Oakland residents Tim Racer and Donna Reynolds in 1999 founded BADRAP, the other anticipated cauldron of opposition to Katz’ leadership at Oakland Animal Services, “to secure the future of the American Pit Bull Terrier as a cherished family companion.”
BADRAP has promoted pit bull sterilization, and has decried the myth that pit bulls were ever a “nanny dog,” but has had difficultly persuading even BADRAP volunteers to follow the organization’s list of rules for keeping pit bulls safely. BADRAP volunteer Darla Napora, 32, was in violation of several of those rules when fatally mauled in her home in Pacifica, California on August 11, 2011 by her two-year-old non-neutered pit bull terrier Gunner, whom police shot at the scene.
To blame BADRAP alone for the national trends pertaining to pit bulls since 1999 would be unfair. Also of note is that some of the most vehement pit bull advocacy critics of Katz’ tenure in San Francisco have assailed BADRAP too.
Nonetheless, comparison of the post-BADRAP trends to Katz’s accomplishments in San Francisco may be instructive.
When BADRAP debuted, about two million pit bulls were in U.S. homes at any given time, of whom about 700,000 would be surrendered to animal shelters or impounded for dangerous behavior within a year’s time, and about 630,000 would be killed.
Currently, about 3.5 million pit bulls are in U.S. homes at any given time, of whom about one million per year are surrendered to animal shelters or impounded for dangerous behavior within a year’s time, and about 910,000 are killed.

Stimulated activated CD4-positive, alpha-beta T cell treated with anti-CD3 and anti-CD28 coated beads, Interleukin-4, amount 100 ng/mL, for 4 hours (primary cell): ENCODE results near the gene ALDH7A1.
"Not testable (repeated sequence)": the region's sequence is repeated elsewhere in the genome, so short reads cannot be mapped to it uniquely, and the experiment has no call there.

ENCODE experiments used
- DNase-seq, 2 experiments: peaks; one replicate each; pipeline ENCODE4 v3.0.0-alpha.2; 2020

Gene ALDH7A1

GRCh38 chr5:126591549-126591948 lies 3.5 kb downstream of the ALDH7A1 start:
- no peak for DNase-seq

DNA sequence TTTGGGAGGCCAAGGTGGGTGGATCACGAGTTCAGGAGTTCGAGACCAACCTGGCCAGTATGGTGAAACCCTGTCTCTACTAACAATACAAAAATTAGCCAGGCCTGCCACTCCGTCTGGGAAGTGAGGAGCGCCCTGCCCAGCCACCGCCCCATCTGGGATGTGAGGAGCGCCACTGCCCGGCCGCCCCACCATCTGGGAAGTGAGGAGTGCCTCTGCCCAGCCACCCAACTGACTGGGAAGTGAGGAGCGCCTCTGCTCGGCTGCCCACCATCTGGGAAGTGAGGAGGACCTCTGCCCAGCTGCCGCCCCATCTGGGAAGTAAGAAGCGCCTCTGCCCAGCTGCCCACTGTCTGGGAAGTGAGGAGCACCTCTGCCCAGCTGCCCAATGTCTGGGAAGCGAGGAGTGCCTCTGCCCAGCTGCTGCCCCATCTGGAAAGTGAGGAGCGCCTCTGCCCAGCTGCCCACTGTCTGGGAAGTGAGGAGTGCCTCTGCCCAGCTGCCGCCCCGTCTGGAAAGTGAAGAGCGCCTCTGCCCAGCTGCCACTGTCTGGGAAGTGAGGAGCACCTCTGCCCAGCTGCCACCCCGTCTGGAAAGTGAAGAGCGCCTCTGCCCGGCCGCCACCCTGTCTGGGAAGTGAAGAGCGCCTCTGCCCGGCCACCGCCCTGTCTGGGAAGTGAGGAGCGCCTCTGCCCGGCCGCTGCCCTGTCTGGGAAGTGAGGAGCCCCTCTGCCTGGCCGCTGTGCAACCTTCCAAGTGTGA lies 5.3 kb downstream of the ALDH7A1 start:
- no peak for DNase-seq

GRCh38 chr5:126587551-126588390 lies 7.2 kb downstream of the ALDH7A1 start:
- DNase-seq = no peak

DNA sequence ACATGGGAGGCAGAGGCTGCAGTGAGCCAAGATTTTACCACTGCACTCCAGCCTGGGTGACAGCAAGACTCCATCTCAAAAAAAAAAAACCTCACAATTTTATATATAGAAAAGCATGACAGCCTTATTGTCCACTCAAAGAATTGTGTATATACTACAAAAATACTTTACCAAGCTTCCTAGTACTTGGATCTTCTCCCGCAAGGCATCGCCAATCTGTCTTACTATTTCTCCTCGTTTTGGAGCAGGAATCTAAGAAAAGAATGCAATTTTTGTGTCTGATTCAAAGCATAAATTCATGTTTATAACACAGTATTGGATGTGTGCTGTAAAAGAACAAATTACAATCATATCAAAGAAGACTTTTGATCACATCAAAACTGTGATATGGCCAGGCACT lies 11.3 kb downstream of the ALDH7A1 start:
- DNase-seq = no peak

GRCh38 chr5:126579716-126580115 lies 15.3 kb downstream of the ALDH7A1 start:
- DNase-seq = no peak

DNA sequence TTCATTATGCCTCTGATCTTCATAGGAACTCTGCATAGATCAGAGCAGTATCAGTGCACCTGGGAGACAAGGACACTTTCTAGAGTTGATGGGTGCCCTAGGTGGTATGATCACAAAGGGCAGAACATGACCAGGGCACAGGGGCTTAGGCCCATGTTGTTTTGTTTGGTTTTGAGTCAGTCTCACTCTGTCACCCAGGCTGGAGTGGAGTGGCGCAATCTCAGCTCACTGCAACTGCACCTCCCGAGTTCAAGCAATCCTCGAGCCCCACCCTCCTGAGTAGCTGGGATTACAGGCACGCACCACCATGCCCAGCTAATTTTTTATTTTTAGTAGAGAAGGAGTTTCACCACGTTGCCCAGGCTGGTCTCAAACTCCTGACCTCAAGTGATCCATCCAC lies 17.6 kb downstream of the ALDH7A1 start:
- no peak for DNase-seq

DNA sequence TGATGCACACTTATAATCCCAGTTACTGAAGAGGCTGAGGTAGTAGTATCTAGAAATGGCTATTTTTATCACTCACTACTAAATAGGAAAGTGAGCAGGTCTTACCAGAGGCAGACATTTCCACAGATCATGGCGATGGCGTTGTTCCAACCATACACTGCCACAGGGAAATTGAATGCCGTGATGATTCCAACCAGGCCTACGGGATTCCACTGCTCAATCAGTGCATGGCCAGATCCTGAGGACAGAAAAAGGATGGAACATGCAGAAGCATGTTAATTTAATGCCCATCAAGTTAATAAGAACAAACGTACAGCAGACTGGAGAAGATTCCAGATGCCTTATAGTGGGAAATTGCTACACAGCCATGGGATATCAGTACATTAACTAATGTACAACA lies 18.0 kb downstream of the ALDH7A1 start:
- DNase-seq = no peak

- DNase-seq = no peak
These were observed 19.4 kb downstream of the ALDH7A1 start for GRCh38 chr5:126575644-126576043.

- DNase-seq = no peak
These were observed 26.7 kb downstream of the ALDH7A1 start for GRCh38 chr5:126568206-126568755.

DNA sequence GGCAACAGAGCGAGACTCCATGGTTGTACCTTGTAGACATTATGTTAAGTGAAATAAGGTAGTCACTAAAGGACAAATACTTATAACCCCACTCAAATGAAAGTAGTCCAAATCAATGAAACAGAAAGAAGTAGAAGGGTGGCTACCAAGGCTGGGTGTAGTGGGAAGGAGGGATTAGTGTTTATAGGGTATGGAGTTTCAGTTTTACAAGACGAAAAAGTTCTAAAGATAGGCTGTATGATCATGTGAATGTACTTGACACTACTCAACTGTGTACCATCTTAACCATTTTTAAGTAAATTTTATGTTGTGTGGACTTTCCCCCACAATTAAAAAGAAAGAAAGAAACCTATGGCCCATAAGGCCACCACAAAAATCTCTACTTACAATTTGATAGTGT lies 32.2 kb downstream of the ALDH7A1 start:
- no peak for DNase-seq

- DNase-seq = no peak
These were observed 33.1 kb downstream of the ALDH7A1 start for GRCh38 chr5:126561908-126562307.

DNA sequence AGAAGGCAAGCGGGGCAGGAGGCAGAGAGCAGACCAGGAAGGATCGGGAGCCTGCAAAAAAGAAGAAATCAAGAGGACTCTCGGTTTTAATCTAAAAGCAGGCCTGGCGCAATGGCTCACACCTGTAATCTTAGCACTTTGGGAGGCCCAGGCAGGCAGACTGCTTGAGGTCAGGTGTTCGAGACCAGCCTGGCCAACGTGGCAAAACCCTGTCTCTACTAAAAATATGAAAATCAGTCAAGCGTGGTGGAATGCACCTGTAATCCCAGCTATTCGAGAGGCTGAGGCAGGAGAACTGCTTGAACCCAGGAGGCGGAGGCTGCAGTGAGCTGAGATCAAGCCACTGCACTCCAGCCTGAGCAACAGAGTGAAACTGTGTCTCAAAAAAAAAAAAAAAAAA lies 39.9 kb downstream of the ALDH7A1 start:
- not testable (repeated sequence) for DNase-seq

In 1999, pit bulls were about 3% of the U.S. dog population, but accounted for 17% of shelter dog admissions.
Since 2000, pit bulls have increased to about 5% of the U.S. dog population, but were about 25% of shelter dog admissions and 50% of the dogs killed in shelters during the 10 years ending in 2009.
Pit bulls since 2010 have increased to almost a third of shelter dog admissions nationally, and more 60% of the dogs killed in shelters.
In the 17 years before BADRAP debuted, 400 pit bulls had injured at least 175 children & 166 adults, resulting in 36 fatalities and 186 disfigurements.
Post-BADRAP, more than 3,100 pit bulls have participated in injuring at least 2,300 people, including 1,200 children and 1,100 adults. These pit bull attacks have resulted in 258 fatalities and more than 1,900 disfigurements.
In the year 1999, when BADRAP debuted, 791 pit bulls were seized in dogfighting cases nationwide, up from 365 in 1998 and 95 in 1997. The post-BADRAP annual average is close to 1,000.